Prevalence and Determinants of High-Risk Human Papillomavirus Infection among Women Living in Urban and Rural Communities of Edo State, Nigeria


  • Okoeguale J. Department of Obstetrics and Gynaecology, Irrua Specialist Teaching Hospital, Irrua and College of Medicine, Ambrose Alli University, Ekpoma-Nigeria
  • Okome G.B.O. Department of Obstetrics and Gynaecology, Irrua Specialist Teaching Hospital, Irrua and College of Medicine, Ambrose Alli University, Ekpoma-Nigeria
  • Eifediyi R.A. Department of Obstetrics and Gynaecology, Irrua Specialist Teaching Hospital, Irrua and College of Medicine, Ambrose Alli University, Ekpoma-Nigeria
  • Eigbefoh J. Department of Obstetrics and Gynaecology, Irrua Specialist Teaching Hospital, Irrua and College of Medicine, Ambrose Alli University, Ekpoma-Nigeria
  • Olowo S. Department of Medical Microbiology, College of Medicine, Ambrose Alli University, Ekpoma-Nigeria
  • Momoh M. Department of Medical Microbiology, College of Medicine, Ambrose Alli University, Ekpoma-Nigeria



High risk human papillomavirus, cervical cancer, HPV prevalence, Edo State Nigeria.


Introduction: Oncogenic human papillomaviruses are predominantly sexually-transmitted pathogens of which several high-risk types are associated with nearly all cases of cervical cancer world especially occurring in women in Sub-Saharan Africa where preventive measures against cervical cancer has been very poor. There are little or very few studies in our setting that have evaluated the various high risk HPV subtypes using polymerase chain reaction, with HPV DNA extraction, amplification and Flow-through hybridization.

This study therefore, aimed to determine the pattern and correlates of high risk human papilloma virus infections in Edo State using pooled data from urban and rural Sub regions of the state as knowledge about the distribution of the HPV types circulating in the communities in different regions of the world would be useful in devising the optimum preventive strategy for high risk HPV infection.

Materials and Methods: This was an analytical cross sectional study of consecutive 290 participants (involving 145 urban and 145 rural participants) in Edo state Nigeria. Enrolled participants who consented to the study were administered structured interviewer questionnaire. Cervical swab sample collection using the female cervical cell collection kit for HPV DNA testing was done to determine the presence of high risk HPV infection. The residual cell suspensions from the female cervical cell collection kit was frozen at -20°C until the desired sample size was achieved. The frozen samples were transported to molecular diagnostics laboratory Nigeria limited, Lagos State Nigeria in iced cold packs for analysis. HPV DNA was detected using the hybribio 21 HPV geno array test kit which uses Polymerase Chain Reaction (PCR), amplification and flow through hybridization.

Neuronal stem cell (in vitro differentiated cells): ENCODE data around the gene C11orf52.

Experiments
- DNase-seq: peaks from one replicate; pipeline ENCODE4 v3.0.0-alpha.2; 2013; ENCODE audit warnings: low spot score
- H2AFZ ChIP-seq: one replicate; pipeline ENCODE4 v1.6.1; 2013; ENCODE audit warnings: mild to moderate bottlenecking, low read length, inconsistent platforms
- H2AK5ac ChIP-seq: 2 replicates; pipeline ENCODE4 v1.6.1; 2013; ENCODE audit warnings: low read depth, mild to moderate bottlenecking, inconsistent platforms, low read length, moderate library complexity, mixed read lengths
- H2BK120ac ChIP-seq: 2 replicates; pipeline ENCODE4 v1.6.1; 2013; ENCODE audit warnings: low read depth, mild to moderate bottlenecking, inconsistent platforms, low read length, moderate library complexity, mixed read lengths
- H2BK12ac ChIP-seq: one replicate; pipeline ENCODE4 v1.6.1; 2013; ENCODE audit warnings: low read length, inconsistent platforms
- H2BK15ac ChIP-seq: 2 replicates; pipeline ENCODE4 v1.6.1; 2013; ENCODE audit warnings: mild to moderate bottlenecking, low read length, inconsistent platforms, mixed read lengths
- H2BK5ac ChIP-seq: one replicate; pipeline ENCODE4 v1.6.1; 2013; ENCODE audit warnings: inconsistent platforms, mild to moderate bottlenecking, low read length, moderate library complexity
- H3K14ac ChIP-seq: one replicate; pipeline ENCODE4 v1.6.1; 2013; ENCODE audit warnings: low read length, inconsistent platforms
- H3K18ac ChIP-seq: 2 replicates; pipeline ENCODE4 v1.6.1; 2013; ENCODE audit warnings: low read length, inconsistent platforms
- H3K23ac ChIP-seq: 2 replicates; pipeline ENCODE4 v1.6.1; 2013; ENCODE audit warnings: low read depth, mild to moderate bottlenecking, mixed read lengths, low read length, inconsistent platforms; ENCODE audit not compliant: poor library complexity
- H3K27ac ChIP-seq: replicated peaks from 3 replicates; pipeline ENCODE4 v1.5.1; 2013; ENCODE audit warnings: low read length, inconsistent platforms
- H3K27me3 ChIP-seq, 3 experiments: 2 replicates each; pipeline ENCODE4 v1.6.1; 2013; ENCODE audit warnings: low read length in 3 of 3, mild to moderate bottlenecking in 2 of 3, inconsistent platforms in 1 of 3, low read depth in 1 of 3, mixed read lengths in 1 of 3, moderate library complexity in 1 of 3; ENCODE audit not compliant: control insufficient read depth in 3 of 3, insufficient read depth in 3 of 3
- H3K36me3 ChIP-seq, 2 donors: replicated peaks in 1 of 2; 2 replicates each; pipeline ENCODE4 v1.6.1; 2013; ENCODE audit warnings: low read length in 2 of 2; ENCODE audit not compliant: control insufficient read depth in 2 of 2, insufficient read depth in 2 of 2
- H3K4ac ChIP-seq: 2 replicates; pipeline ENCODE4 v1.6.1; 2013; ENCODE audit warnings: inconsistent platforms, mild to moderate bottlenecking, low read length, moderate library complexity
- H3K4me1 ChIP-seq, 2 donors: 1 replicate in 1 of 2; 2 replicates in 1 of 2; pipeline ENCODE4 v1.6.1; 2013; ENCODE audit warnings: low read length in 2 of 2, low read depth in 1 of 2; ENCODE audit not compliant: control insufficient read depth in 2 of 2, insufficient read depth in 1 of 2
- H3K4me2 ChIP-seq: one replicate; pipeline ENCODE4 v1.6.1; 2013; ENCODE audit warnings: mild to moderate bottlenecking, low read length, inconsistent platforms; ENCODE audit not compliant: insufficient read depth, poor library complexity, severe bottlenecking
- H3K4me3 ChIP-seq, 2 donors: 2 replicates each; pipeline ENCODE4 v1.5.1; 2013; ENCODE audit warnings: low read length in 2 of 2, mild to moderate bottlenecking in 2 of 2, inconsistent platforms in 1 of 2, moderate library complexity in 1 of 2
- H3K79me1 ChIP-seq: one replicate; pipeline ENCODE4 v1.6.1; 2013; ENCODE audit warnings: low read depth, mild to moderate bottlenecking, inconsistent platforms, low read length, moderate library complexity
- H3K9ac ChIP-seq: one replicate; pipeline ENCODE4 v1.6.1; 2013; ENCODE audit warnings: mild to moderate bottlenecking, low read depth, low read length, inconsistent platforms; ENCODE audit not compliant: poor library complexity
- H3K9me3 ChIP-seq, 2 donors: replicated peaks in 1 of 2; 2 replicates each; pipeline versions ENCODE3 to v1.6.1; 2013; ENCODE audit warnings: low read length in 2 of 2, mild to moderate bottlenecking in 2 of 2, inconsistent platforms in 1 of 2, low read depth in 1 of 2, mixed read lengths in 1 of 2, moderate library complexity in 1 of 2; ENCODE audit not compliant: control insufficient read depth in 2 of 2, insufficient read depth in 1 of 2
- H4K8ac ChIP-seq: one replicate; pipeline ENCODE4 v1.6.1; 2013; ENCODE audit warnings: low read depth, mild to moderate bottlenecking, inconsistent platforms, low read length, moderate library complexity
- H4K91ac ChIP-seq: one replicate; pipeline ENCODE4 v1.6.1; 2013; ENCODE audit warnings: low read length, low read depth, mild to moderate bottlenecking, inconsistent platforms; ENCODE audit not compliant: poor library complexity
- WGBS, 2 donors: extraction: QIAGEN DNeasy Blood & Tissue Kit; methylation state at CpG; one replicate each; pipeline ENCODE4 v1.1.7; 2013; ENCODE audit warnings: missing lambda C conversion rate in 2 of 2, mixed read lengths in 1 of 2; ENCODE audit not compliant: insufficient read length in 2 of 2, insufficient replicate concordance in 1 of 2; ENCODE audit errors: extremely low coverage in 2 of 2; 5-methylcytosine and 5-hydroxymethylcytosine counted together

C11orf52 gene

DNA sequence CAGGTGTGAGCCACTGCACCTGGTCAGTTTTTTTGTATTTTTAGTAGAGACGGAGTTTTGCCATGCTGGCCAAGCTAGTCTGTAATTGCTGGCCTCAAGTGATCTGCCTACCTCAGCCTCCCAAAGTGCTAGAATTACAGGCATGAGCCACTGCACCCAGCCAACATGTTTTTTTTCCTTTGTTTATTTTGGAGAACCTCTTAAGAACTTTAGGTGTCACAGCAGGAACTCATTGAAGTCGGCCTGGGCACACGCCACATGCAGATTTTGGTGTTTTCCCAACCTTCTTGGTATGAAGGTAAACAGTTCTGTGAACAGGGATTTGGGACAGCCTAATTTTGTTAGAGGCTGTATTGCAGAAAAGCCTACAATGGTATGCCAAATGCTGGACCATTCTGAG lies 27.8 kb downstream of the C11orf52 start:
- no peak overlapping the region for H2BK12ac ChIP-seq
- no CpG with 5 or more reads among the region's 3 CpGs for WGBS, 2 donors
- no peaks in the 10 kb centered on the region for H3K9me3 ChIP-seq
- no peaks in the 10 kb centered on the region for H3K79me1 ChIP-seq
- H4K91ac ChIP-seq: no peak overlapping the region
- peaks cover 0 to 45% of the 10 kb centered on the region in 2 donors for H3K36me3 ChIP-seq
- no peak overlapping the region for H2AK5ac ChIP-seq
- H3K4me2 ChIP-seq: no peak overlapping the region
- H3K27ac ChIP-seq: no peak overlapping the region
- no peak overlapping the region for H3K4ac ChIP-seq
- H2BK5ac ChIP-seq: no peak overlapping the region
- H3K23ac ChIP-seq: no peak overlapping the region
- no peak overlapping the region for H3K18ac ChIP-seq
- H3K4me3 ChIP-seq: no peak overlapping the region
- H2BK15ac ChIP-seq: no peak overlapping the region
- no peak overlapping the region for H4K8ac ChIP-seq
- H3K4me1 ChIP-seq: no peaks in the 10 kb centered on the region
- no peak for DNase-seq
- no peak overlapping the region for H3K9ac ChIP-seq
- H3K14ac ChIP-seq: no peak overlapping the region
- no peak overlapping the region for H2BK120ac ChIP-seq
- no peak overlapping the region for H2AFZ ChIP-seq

ResultsA total of 290 participants (n=145 urban women and n=145 rural women) were recruited across both settings. The mean age of the participants was 41.0±11.0 and 37.0± 13.0 for urban and rural participants respectively. The overall prevalence for high risk HPV infection in this study was 23(7.9%) with 11(7.6%) in urban and 12(8.3%) in rural communities (p-value = 0.82). The viral serotypes identified in this study within the urban and rural sub regions of Edo state were types 16,18,31,35,45,51,52 and 58. HPV subtypes 16 and 18 contributed the highest prevalence with 45.5% in the urban setting versus 33.3% in the rural setting, with an overall prevalence of 39.1%. Co-infection of 45 and 58 was highest among urban participants (18.2%) while co-infection of 45 and 52 was highest in rural participants (33.3%). Urban women had variable coinfection (35, 45; 45, 52; 45, 58) whereas in rural women, co-infection occurred with Type 45, 52. Sexual activities irrespective of the number of partners and higher parities were statistically associated with a positive high risk HPV status in both urban and rural participants (p-value 0.041), (p-value 0.001) respectively. There was no statistically significant relationship among circumcision, HIV infection, condom use and HPV positivity in both settings.

Conclusion: The prevalence of high risk HPV infection is comparable among women living in urban and rural communities of Edo state Nigeria, however, variations exist in the pattern of occurrence of high risk human papillomavirus subtypes within these sub regions of the State. Strengthening reproductive and sexual education in both males and females with focus on HPV vaccination, delaying sexual activities and reduction in number of childbirth are strategies which would prevent high risk HPV infection and cervical cancer in these communities.


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